5 Minute Interview: Tom Matlack
Alvin: Who are you, what do you do, and what do you enjoy most about it?
Tom: My name is Tom Matlack. I am a former venture capitalist turned writer and founder of The Good Men Project.
I am most inspired when I sit with a man who exists in a world that I know nothing about–whether prison, a Montana mining town, professional athletics, or with an autistic child–and he tells me the brutal honesty of his life. I learn something new and I am renewed by what I already knew about myself and men in general. We are all good. And under all the layers of things that don’t matter, we are all the same.
Alvin: Being a good man is hard work in your opinion what simple skills or talents are most essential to being a man today?
Tom: I like what one of our bloggers wrote a while back, it takes being the same guy no matter where you are. As guys we don’t much like to talk and we tend to compartmentalize. That means that discrepancies often arise in who we are at work and who we are at home. For me that was the root cause of all my problems. The inability to tell the truth. I find that the truth about myself has many levels, but by attempting to be the same guy with my wife, my kids, and anyone who I deal with at least I have a chance to get it right. I make a ton of mistakes. But lying about it isn’t one of them these days.
Alvin: What has been your largest step to manhood?
Tom: Getting sober. 14 years ago I found myself in a church parking lot calling my mom to explain to her how I had gone from being on the front page of the Wall Street Journal for being the 31 year old architect of a $2 billion deal one day and the very next day being thrown out of the house leaving behind two baby children. That was in September. That Christmas I didn’t get to see my kids. I woke up on December 28th, 1996 in New York City and realized I either had to summon the courage to kill myself or attempt to be a decent dad to my kids. That meant getting sober. I haven’t had a drink since.
Alvin: What’s the best compliment you’ve ever received?
Tom: My wife sometimes tells me I am handsome. She is really hot so I take that as high praise…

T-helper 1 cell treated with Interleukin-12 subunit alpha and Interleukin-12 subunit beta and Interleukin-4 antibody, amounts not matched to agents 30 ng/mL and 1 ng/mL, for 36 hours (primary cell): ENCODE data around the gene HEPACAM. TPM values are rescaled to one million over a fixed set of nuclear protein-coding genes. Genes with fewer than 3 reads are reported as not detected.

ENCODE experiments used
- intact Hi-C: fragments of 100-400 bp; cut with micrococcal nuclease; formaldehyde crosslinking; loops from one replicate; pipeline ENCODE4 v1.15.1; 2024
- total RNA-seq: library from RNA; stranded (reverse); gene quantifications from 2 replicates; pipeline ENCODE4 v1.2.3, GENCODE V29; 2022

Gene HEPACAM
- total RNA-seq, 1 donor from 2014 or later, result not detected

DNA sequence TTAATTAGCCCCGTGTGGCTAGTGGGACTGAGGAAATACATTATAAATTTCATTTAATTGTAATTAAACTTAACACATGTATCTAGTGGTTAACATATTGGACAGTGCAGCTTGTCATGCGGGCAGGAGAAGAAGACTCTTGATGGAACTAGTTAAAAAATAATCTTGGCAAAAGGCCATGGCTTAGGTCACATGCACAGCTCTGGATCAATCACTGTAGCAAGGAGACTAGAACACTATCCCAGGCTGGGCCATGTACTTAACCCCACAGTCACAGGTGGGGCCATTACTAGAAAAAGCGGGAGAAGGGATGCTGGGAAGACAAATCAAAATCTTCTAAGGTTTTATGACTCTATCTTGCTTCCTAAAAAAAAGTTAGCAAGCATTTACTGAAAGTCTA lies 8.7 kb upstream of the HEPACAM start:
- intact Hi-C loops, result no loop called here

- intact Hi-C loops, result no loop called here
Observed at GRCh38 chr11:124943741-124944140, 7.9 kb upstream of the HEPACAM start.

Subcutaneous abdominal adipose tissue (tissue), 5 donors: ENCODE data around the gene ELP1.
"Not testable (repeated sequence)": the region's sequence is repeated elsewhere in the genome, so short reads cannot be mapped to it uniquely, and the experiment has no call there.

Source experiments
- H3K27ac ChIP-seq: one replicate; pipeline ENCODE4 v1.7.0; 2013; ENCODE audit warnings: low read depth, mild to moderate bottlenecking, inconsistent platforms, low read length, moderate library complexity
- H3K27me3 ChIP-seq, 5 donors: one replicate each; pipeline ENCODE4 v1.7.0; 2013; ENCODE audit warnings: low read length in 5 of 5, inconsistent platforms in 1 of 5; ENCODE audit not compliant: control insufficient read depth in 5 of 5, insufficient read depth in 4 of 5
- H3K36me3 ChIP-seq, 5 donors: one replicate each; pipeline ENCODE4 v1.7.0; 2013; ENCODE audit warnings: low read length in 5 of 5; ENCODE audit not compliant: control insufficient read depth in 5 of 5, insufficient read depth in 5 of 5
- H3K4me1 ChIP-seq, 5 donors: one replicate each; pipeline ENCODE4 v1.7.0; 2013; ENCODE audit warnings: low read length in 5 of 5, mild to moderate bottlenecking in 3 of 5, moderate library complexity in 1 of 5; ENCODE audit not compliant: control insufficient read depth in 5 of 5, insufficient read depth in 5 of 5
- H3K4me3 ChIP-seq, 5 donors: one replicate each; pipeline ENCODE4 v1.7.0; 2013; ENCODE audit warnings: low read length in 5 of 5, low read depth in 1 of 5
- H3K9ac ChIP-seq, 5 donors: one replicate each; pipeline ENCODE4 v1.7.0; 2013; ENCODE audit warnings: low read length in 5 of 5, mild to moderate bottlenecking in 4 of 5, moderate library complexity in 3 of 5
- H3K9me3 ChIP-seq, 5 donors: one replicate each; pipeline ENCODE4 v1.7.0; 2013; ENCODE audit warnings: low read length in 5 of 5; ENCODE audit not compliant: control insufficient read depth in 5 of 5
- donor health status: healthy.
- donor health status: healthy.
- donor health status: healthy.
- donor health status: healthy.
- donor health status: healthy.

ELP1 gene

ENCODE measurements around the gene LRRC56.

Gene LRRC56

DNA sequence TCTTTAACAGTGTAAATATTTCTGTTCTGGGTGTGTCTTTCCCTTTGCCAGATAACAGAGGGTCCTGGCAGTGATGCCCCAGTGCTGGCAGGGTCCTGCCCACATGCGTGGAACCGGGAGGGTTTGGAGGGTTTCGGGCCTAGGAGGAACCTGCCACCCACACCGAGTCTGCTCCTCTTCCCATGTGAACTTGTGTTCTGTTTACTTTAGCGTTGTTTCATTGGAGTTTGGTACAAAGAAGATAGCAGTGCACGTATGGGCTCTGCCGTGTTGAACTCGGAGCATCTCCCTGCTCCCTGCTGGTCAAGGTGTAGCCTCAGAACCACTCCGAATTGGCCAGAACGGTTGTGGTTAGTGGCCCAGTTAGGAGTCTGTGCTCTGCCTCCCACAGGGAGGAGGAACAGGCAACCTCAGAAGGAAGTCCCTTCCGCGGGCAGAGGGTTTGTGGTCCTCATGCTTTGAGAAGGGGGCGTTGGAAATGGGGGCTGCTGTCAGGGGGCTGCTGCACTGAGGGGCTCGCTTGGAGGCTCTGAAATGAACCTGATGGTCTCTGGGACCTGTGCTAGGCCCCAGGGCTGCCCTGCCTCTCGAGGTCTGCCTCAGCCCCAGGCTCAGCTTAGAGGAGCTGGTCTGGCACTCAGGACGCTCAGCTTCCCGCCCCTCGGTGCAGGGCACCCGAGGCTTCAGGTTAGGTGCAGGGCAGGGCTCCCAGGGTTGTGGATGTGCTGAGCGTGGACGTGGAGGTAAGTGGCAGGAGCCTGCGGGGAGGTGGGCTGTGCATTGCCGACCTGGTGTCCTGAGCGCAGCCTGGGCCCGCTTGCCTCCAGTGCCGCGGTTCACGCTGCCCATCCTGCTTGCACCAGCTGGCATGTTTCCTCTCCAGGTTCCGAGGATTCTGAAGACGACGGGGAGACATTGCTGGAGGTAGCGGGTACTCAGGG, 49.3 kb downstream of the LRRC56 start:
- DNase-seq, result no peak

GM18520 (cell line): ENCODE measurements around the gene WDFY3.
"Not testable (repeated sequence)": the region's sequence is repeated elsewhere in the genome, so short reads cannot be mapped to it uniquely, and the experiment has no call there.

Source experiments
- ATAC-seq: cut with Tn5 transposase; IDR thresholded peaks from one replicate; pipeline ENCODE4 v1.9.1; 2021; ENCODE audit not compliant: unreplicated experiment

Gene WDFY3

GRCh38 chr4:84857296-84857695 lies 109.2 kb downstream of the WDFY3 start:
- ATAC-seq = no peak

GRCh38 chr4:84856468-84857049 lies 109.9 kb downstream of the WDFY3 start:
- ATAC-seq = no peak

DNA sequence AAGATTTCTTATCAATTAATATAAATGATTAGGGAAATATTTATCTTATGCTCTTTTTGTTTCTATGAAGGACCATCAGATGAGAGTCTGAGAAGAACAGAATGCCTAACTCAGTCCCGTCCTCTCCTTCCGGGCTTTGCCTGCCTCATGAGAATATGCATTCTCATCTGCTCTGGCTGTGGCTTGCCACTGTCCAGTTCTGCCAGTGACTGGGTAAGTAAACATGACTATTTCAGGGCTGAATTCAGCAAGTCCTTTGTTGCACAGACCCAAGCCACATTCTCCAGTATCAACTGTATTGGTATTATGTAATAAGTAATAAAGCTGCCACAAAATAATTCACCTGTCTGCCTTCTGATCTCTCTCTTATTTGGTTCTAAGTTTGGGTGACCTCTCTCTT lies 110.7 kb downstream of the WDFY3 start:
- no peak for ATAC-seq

Alvin: What do you like most about being a father?
Tom: That moment laying in bed with my 5 year old when I am half way through reading a book and I hear his breath deepen as he falls asleep next to me. I could stay there all night. To me its life at its very best. With my older kids (who are 16 and 14 now) its when they come to me with a serious problem looking for advice. Having heard pretty much every mistake that adults can make under the sun, I would like to believe that I have the ability to be a non-judgmental listener even for my kids. They know I am not going to preach to them. I am not good enough to tell anyone how to be good, even them. But I hope I can inspire them to find their own path.
Alvin: What has been the greatest experience with the good man project for you?
Tom: There have been so many but one definite highlight for me personally was starting our book tour inside Sing Sing with Julio Medina, one of our contributors who served 12 years there, talking to life-time inmates. I went in with the idea that it would make clear that absolutely no one, even convicted murderers, will be excluded from the conversation about what it means to be a good man. But the reality was that I was terrified. That place is straight out of the movies. They gave Julio a very hard time and, because I was with him, I got to feel what it’s like to be treated like an inmate. But when we finally made it into the room with the guys my anxiety melted. I was treated with kindness and, more important, those guys shared stories with me that made me weep with compassion. It made me realize once again that as men, and as human beings, we are all connected. I left inspired by those guys’ courage.0